Post-pandemic, urban proximity could give cities the boost they need

Post-pandemic, urban proximity could give cities the boost they need
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Throughout the pandemic, the very idea of proximity — nearness, closeness, socially un-distant — especially in urban areas, has been a real and tangible threat to our collective health and livelihood.

But could proximity be one of the most important factors in our collective growth and recovery?

Consider this: COVID-19 may in fact lead to a more modern and inclusive model of urbanism that can help drive economic recovery, creativity and repair our social fabric. Take for instance, the concept a “complete neighborhood” that is designed to make sure all residents are able to meet their essential needs in just a short distance from their doorstep.

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Some of us may already consider parts of New York, Los Angeles or Boston as meeting this definition of a complete neighborhood. We can easily access a variety of housing options, and within a short walk, we can find grocery stores, schools, banks — and parks. For many underserved communities, however, this proximity model is much too far out of reach and the realities of those neighborhoods can be detrimental to the people living there. The model of a complete neighborhood provides a tangible outcome for local leaders to improve areas that are most lacking in essential amenities, particularly for their most vulnerable residents.

Organizations aiming to improve the health and wellbeing of their residents, as well as the local economies, of their cities are adopting and advocating for this city model. C40, a network of the world’s largest cities taking bold steps to address climate change, launched the “15-minute city” initiative, helping mayors take action to create cities where all residents can meet most, if not all, of their needs within 15 minutes of home.

Access to safe parks and greenspace is instrumental to any complete neighborhood model. However, not all people have access to these critical spaces, which is why the Trust for Public Land advocates for access to a high-quality park or greenspace within a 10-minute walk (approximately one-half mile) from home for all residents in cities large and small.    

Even before the global pandemic hit, 100 million people in the U.S. did not have access to park or green space within a 10-minute walk of home. During the pandemic, parks across the U.S. saw a surge in usage and mayors anticipate this “new normal” to continue post-pandemic. Three out of four mayors expect residents to spend more time visiting parks and greenspace than they did before the pandemic, and roughly two-thirds expect residents will spend more time biking or walking, according to the 2020 Menino Survey of Mayors. Parks are essential to improving public health by providing opportunities for physical activity, stress reduction, social interaction.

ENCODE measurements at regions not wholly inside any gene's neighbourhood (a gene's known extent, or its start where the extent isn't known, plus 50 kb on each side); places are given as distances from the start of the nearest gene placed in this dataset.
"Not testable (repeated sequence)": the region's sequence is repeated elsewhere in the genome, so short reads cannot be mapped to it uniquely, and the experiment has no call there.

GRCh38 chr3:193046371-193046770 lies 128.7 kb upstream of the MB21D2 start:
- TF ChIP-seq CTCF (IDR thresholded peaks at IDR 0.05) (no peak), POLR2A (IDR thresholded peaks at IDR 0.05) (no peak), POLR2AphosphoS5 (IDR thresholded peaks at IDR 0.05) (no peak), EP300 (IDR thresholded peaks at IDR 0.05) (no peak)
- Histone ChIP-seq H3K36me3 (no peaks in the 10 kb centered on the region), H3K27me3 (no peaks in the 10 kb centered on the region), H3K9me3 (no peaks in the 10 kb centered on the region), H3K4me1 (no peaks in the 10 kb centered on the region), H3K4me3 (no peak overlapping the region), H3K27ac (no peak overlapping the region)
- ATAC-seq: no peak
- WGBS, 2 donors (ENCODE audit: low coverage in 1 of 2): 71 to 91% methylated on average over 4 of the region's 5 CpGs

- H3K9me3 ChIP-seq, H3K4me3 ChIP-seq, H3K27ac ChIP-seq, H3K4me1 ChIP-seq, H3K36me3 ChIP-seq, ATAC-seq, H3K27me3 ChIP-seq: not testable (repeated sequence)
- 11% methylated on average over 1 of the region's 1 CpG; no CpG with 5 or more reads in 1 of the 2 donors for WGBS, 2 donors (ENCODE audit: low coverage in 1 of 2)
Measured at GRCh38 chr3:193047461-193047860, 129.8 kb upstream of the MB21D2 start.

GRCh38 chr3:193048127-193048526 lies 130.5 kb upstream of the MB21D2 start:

Beyond the benefits to health and wellbeing, parks also provide real and tangible benefits that strengthen climate resilience. Parks can act like urban sponges in absorbing rainwater and preventing flooding, while also continuously taking CO2 out of the air and reducing air pollution.

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So, what can cities do to achieve the proximity city? In Portland, Oregon, Mayor Ted Wheeler is leading 15-minute city initiatives that will help the city get to 80 percent carbon emissions reduction by 2050 and has already transformed more than 90 miles of busy roads into neighborhood greenways. Detroit Mayor Mike Duggan completed a plan that turned high-density corridors into 20-minute neighborhoods as well as introduced a $17 million pedestrian upgrade in the Livernois-McNichols area. In Philadelphia, Mayor Jim Kenney signed on to the 10 Minute Walk Campaign to commit to parks access for all. The city has also created the Rebuild program, which uses the Philadelphia Beverage Tax to invest hundreds of millions of dollars in improving community facilities, including parks.

It’s up to us to bet big on the upside of proximity — to invest significantly in complete neighborhoods that keep us connected to each other and ensuring that the essentials that help make our communities healthy, economically strong, and more welcoming are widely available. Rethinking proximity also allows us to engage in resident-driven planning, providing community members to shape the future of their neighborhoods.

Now is the time to work with our elected officials and leaders to ensure essential infrastructure — including parks — are invested in and community-centered. We call on today’s city leaders, philanthropists, corporations and voters to treat cities as critical hubs that are essential to the well-being of millions of people that will reap benefits for decades. Because now is the time that we give all city-dwellers the urban centers they so desperately need — and deserve. 

Bill Lee is senior vice president of policy, advocacy and government relations for The Trust for Public Land (TPL). Lee leads TPL’s strategic direction and implementation for public policy, government relations and advocacy at the federal, state and local levels.